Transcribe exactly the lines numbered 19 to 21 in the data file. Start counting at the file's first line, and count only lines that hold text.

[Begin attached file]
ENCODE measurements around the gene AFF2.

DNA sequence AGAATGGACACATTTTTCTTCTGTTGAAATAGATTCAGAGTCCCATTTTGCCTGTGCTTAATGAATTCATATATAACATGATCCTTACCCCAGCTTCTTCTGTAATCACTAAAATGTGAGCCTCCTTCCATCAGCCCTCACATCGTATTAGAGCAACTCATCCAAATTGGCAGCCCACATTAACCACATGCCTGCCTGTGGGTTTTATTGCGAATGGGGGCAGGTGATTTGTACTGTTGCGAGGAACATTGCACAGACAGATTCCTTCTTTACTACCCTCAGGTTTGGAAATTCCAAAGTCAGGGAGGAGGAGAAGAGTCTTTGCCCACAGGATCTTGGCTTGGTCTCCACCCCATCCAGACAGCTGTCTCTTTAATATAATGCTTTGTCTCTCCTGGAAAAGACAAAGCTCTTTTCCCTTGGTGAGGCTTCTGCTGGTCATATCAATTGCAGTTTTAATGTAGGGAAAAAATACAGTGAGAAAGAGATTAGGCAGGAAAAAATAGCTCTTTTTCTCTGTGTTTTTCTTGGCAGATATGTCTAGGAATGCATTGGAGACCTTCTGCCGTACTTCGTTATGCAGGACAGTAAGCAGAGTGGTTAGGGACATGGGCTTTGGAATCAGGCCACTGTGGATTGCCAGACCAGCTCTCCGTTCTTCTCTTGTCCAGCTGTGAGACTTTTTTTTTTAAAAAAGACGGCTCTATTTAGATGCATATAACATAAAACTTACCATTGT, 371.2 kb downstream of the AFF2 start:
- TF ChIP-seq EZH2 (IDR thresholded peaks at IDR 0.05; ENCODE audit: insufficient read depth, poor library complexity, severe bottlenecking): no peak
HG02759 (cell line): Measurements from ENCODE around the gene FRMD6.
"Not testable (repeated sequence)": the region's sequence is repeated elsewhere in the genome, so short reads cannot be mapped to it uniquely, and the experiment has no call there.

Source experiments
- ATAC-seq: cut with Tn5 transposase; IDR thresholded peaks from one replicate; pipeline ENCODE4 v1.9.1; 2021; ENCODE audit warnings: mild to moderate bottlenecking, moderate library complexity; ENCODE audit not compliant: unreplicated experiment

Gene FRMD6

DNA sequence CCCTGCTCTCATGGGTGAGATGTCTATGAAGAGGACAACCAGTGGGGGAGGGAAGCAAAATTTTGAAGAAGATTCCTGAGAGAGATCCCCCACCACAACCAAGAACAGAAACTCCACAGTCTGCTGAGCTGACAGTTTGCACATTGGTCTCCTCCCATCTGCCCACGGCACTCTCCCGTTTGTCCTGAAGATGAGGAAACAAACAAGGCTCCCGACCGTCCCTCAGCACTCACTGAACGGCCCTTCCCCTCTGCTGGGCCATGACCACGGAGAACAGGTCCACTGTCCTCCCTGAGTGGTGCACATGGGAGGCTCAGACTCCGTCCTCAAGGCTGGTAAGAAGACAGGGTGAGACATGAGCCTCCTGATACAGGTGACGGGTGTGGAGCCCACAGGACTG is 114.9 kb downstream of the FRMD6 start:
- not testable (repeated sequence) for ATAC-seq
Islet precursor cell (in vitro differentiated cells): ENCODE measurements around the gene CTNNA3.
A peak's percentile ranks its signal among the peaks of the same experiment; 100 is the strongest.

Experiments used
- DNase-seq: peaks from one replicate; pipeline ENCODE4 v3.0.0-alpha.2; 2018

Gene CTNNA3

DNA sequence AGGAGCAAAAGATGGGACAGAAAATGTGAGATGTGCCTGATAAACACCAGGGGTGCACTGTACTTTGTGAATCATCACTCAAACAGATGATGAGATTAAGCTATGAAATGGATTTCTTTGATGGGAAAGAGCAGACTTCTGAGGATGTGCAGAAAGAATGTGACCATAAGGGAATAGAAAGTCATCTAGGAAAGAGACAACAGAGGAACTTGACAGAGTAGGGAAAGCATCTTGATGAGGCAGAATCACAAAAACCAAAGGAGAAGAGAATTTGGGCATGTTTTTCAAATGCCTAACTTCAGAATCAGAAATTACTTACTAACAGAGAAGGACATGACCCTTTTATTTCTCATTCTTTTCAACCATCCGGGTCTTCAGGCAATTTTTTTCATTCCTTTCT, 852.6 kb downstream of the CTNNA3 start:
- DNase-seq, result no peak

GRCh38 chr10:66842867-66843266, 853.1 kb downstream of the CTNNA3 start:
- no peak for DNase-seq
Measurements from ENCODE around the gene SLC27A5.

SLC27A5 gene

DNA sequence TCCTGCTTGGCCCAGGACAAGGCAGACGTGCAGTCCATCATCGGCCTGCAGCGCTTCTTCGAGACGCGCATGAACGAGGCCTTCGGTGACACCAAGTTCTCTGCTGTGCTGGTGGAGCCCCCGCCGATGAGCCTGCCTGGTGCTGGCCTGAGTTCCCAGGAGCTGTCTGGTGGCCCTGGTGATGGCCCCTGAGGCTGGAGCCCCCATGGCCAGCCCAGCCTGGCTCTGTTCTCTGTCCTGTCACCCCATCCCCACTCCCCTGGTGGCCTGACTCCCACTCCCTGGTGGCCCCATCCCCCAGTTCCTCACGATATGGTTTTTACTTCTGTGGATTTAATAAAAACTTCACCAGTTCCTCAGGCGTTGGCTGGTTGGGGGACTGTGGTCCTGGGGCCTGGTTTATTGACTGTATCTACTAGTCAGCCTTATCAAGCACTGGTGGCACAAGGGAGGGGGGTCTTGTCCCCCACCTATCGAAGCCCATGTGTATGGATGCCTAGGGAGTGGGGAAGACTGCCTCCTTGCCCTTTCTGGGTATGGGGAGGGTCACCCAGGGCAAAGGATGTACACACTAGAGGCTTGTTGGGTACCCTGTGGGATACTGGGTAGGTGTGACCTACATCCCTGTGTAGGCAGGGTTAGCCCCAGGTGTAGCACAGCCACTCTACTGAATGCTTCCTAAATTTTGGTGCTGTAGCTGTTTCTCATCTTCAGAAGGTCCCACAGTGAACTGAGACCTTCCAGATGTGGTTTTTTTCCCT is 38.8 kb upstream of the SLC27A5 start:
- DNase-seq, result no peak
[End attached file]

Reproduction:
- no peak for DNase-seq
Measurements from ENCODE around the gene SLC27A5.

SLC27A5 gene